Confluence Cloud apps with Spring Boot and Atlassian Connect (Part 2)

We integrated the basic app and the webhooks in the first part of this tutorial, so now we will look at how to further integrate apps into our Confluence Cloud development instance.

Display links to dynamically created pages in Confluence Cloud

Next, we need to create a Spring controller, that renders a simple template with the Thymeleaf template language, and to to get access to a parameter, or model attribute in our render context:

@Controller
public class InfoController {

  @RequestMapping(value = "/info-page", method = RequestMethod.GET)
  public String infoPage(@AuthenticationPrincipal AtlassianHostUser hostUser, Model model) {
    model.addAttribute("userKey", hostUser.getUserKey());
    return "info-page";
  }
}

In our template, we use this model attribute to get access to and display all of the other parameters in our render context.

<!DOCTYPE html>
<html xmlns:th="http://www.thymeleaf.org">
<head>
  http://@$atlassianConnectAllJsUrl

  <link rel="stylesheet" href="//aui-cdn.atlassian.com/aui-adg/6.0.0/css/aui.min.css" media="all"/>
  <link rel="stylesheet" href="//aui-cdn.atlassian.com/aui-adg/6.0.0/css/aui-experimental.min.css" media="all"/>
  https://ajax.googleapis.com/ajax/libs/jquery/1.8.3/jquery.min.js
</head>
<body>

//SEIBERT/MEDIA Cloud Application

User-Key

</body> </html>

Now we add the following element to the plugin descriptor, to register our page in the Confluence Cloud instance.

"modules": {
	"generalPages": [
	  {
		"url": "/info-page",
		"name": {
			"value": "Seibert Media"
		},
		"key": "sm-info-page"
	  }
	]
}

Then we add another element in the descriptor to add a link to our dynamic page in the Atlassian help menu:

"modules": {
	"webItems": [
		{
			"key": "info-page-web-item",
			"location": "system.help",
			"weight": 200,
			"url": "/info-page",
			"name": {
				"value": "Seibert Media"
			}
		}
	]
}

Then we have to upload our plugin descriptor again (as you saw in the first part of the tutorial).

Finally, we can access our dynamically generated and server-side pages via the help menu:

Page and menu integration

Page and menu integration

Accessing Confluence Cloud data via the REST client

In the next example, we would like to retrieve Confluence Cloud build information via a REST resource.

To do this, we will establish an OAuth2-authenticated client connection to our Confluence Cloud instance’s RESTful web services from our Spring Boot app and make the retrieved build information available at a URL.

This is our data transfer object (DTO), encapsulating some of the build information:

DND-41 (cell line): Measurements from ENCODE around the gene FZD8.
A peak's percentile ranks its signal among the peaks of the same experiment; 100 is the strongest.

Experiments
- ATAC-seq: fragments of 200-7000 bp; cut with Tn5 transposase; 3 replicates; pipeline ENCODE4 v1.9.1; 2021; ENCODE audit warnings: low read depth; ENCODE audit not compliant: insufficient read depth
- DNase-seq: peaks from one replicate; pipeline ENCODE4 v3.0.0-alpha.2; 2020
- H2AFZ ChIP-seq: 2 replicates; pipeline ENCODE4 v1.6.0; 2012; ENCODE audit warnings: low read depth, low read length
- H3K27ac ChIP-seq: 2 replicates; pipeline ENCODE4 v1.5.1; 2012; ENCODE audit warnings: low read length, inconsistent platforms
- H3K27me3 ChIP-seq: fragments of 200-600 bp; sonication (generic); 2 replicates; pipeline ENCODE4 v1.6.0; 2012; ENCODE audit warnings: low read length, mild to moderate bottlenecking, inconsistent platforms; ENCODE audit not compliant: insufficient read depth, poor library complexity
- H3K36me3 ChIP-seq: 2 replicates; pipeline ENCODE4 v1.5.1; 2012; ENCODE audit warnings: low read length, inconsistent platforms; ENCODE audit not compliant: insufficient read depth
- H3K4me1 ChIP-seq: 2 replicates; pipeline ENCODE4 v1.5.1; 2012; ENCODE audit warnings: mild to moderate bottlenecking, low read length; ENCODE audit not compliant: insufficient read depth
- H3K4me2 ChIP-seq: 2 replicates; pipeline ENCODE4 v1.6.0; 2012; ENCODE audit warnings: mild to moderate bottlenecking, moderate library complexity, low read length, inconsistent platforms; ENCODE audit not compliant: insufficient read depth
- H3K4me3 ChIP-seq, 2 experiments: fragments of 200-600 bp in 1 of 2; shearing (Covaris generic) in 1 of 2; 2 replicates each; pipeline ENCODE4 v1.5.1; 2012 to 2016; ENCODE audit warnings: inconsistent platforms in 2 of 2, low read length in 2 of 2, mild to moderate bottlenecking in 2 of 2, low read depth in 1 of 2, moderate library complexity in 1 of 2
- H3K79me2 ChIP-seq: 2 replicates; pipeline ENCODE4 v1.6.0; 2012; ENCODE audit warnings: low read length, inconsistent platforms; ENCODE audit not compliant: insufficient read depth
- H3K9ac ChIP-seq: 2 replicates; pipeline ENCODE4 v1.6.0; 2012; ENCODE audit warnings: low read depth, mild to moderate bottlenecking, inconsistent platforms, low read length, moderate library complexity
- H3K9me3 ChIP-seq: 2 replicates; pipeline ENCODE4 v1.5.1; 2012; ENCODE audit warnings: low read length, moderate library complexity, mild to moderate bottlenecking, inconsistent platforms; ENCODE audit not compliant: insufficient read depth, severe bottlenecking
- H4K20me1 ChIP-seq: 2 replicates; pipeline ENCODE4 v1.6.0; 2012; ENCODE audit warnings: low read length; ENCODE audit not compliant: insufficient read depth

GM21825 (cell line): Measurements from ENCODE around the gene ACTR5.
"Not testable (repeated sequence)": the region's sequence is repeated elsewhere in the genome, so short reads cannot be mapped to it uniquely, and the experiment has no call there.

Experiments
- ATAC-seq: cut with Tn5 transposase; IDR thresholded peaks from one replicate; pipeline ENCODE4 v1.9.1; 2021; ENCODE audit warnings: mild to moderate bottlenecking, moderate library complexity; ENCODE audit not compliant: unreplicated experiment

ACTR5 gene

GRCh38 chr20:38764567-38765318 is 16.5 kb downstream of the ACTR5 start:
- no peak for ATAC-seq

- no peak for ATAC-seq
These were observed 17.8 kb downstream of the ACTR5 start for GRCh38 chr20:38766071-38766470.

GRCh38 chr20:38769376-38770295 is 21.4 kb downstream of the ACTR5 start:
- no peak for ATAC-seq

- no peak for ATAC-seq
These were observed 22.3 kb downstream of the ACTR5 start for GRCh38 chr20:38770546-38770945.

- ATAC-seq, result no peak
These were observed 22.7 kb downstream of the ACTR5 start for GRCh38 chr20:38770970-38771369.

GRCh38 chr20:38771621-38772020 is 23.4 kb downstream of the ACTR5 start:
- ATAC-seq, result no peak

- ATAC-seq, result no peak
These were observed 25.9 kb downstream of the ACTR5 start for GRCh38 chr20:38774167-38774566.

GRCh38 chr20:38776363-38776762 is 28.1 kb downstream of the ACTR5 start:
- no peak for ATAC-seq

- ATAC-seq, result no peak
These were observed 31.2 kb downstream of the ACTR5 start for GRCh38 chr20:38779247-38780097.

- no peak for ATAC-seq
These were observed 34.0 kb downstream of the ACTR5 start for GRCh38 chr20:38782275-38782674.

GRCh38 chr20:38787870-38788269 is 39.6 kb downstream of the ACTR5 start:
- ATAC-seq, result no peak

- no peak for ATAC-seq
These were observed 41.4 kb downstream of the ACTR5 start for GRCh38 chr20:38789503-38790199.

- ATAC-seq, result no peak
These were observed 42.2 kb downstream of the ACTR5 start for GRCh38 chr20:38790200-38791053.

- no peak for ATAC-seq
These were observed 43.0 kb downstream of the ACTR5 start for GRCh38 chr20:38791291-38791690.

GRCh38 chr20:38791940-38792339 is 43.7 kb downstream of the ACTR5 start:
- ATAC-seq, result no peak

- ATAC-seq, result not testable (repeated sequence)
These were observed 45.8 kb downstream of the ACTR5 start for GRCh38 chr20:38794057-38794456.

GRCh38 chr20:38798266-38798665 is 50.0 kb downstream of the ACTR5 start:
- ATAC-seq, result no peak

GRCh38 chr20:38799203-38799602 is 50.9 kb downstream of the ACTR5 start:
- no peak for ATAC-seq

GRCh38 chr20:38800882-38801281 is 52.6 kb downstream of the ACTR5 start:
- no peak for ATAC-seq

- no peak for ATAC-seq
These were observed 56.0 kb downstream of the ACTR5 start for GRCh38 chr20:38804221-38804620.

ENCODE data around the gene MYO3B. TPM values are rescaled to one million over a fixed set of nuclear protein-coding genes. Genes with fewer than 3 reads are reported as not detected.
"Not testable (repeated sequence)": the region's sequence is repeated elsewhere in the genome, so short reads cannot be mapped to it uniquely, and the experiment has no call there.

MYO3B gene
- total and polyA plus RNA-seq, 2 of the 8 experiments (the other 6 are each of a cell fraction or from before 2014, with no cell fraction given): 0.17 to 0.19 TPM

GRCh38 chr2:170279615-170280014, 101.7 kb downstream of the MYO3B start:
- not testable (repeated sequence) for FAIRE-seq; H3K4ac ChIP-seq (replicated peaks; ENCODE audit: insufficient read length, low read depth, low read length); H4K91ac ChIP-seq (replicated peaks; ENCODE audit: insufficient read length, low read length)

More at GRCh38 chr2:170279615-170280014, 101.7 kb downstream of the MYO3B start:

public class BuildInformation {
  private String versionNumber;
  private String buildTimestamp;
  private String buildNumber;
  private String revisionNumber;

  // getter, setter, tostring...
}

Here is our example REST client, which uses AtlassianHostRestClients to establish an authenticated connection to the Confluence Cloud instance:

@Service
public class ConfluenceClientService {
  [..]

  @Autowired
  private AtlassianHostRestClients atlassianHostRestClients;

  public BuildInformation getBuildInformation(String baseUrl) {
    String url = baseUrl + "/rest/prototype/latest/buildInfo";

    log.info("calling confluence host with api-url: {}", url);
    return atlassianHostRestClients.authenticatedAsAddon()
        .getForObject(url, BuildInformation.class);
  }
}

This is a simplified controller that detects the URL from the first Confluence Cloud instance it recognizes, passes it to the REST client, and then displays the build information.

In a live scenario, we would have to take into account the fact that 0… n Confluence Cloud instances can be connected to our Spring Boot application.

@Controller
public class ConnectedHostsAudit {

  @Autowired
  ConfluenceClientService confluenceClientService;

  @Autowired
  AtlassianHostRepository atlassianHostRepository;

  @RequestMapping("/build-info")
  public String buildInformationPage(Model model) {
    AtlassianHost host = atlassianHostRepository.findAll().iterator().next();
    String baseUrl = host.getBaseUrl();
    BuildInformation buildInformation = confluenceClientService.getBuildInformation(baseUrl);
    model.addAttribute("buildInformation", buildInformation);
    model.addAttribute("host", host);
    return "build-info";
  }
}

The following Thymeleaf template displays the retrieved build information:

<!DOCTYPE html>
<html xmlns:th="http://www.thymeleaf.org">
<head>
  http://@$atlassianConnectAllJsUrl

  <link rel="stylesheet" href="//aui-cdn.atlassian.com/aui-adg/6.0.0/css/aui.min.css" media="all"/>
  <link rel="stylesheet" href="//aui-cdn.atlassian.com/aui-adg/6.0.0/css/aui-experimental.min.css"
        media="all"/>
  https://ajax.googleapis.com/ajax/libs/jquery/1.8.3/jquery.min.js
  https:///aui-cdn.atlassian.com/aui-adg/6.0.0/js/aui.min.js
</head>
<body>

//SEIBERT/MEDIA Cloud Application - Build Information for Host ''

versionNumber
buildTimestamp
buildNumber
revisionNumber
</body> </html>

Now the build information can be retrieved from the configured address, as shown in the following screenshot:

Build information

Build information

That’s the end of this two-part introductory tutorial on Confluence Cloud apps with Spring Boot and Atlassian Connect. Do you have any questions or comments? Are there specific use cases or challenges in connection with your Atlassian systems that could be solved with custom apps or integrations? Contact us: We look forward to talking to you!

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